Is it possible to claim for compensation for an injury that has no symptoms? That was the question asked of the UK’s Supreme Court, in a landmark case which commenced in November 2017 and was concluded on 21st March 2018. In this article, we will review the facts of the case, the outcome, and what this may mean for you if you believe similar circumstances have affected you.
What was the background to the case?
The case of Dryden and others (Appellants) v Johnson Matthey Plc (Respondent) centred around three employees of Johnson Matthey Plc who had been exposed to platinum salts; a chemical used in the production of catalytic converters. Exposure to platinum salts does not in itself cause any medical symptoms but can lead to platinum salt sensitisation. If such sensitisation has occurred (which is picked up through routine testing and had been detected in these men), then any further exposure to platinum salts could lead to an allergic reaction; including breathing problems, eyes, nose, and skin irritation.
On detecting platinum salt sensitivity, Johnson Matthey placed one of the men into an alternative, but lower paid, role, and the other two men were dismissed.
What did the claimants argue?
The claimants have presented their case to the High Court, the Court of Appeal, and now the Supreme Court. The main thrust of the claimant’s case was that they had incurred a loss of earnings due to being forced into lower paid roles, or out of their employment entirely. It was also put to the courts that while there were no symptoms, their bodies had in fact undergone a ‘material’ change, which meant they were worse off than they were before, as a result of the exposure they had received. As such, they were now ‘unfit’ for work in the industry and line of work they were skilled and experienced in.
What did the court conclude?
At the High Court in 2014, the judge at the time concluded that their claim was solely for money as there was no symptomatic injury. An appeal in 2016 upheld this view and agreed that there was no implied term in the employment contract which made the employer responsible for financial loss if there is no actionable injury (i.e. an injury which can be the basis for a claim for compensation).
The Supreme Court, however, took a different view. They concluded that the men had “suffered a loss of bodily function by virtue of the physiological change caused by the company’s negligence”. On this core basis, it was ruled that platinum salt sensitisation was an actionable personable injury – and far from negligible, as the previous courts had judged.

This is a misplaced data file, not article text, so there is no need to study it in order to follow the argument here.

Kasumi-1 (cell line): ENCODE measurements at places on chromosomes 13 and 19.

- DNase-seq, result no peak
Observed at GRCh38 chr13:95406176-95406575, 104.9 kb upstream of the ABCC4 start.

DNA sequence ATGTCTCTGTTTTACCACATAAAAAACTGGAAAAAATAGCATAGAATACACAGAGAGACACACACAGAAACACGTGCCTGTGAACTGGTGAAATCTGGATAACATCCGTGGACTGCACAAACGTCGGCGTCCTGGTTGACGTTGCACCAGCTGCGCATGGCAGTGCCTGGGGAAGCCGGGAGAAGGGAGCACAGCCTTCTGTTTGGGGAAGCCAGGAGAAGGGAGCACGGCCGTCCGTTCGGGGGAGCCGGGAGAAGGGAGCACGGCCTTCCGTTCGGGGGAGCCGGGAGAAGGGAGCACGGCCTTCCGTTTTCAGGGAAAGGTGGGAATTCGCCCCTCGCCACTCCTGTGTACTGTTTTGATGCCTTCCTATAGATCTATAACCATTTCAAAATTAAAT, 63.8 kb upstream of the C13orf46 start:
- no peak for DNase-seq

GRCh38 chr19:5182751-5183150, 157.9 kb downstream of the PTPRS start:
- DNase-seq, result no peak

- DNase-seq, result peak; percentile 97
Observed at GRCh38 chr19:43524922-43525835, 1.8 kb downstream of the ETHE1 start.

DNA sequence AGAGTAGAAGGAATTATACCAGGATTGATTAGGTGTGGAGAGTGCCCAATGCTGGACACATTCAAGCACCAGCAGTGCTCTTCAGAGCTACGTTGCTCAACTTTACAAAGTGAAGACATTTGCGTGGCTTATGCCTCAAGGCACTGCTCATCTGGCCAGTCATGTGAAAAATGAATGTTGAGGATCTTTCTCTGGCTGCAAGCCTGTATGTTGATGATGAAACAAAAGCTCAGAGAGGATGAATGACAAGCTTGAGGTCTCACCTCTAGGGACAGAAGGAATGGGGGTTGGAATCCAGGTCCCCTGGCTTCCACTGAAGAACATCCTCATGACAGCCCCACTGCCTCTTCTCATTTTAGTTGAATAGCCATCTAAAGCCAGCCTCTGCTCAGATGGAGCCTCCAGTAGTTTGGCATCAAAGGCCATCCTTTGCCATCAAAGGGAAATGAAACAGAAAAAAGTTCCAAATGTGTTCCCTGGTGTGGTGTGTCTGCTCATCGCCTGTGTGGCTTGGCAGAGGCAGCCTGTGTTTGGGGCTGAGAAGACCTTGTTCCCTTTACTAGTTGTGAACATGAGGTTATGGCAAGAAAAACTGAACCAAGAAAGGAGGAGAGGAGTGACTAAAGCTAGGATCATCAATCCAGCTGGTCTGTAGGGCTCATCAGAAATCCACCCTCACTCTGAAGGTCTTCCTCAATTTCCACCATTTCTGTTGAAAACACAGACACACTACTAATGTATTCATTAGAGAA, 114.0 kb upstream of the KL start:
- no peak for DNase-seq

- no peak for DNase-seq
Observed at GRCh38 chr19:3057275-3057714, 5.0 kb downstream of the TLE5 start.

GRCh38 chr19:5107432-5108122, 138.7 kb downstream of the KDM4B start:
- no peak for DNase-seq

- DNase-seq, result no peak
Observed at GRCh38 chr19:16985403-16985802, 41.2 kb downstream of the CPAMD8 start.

Why is this case so important?
There are potentially many workers who, over the past decades, whose health has suffered in the form of allergic reactions. In addition, their psychological states have been impacted due to the strain of having to find alternative employment, and they have incurred a financial loss due to loss of earnings, or reduction in earning capacity. And until now, these individuals have not have been able to claim for compensation to cover their losses.
It is also a wake-up call to all employers to ensure that they assess the impact of working conditions, not just for injuries which would be immediately actionable, but also those that can lead to sensitivity and allergic reactions in the event of further exposure. And while employers should already have screening in place to detect rising levels of sensitivity of its workers, this does not absolve them of responsibility if sensitivity is found.
If this decision results in more workers successfully gaining the compensation they deserve, it should be warmly welcomed. Hiding behind the argument that no damage has been caused, when it plainly has, it could be argued, does a considerable disservice to hardworking workers that trust their employers to keep them safe.
As Rosalind English, a writer for the UK Human Rights Blog, states, “how can liability in tort keep pace with advancing technologies that can detect microscopic changes, in our bodies, in the air, land, or in the water? The task of the courts, to find the bright line between physical injury or damage, and “pure” economic loss, becomes ever more challenging ”. This truly raises the prospect of that any harm done in the workplace, which until now could not be detected, which can now due to new advances in science and technology, may lead to more cases of personal injury claims in the future.
If you have worked in an industry and have suffered a chemical sensitivity of the same type or similar to this landmark case, you may also now have a case to claim compensation from your employer. To discuss the facts of your case, contact one of our specialist workplace specialist injury solicitors today, who will be able to confirm if you have a valid case.
At Russell Worth Solicitors we specialise in personal injury claims. If you have suffered a workplace injury and would like a free claim assessment, please call us now on 0800 028 2060 or complete our Online Claim Assessment.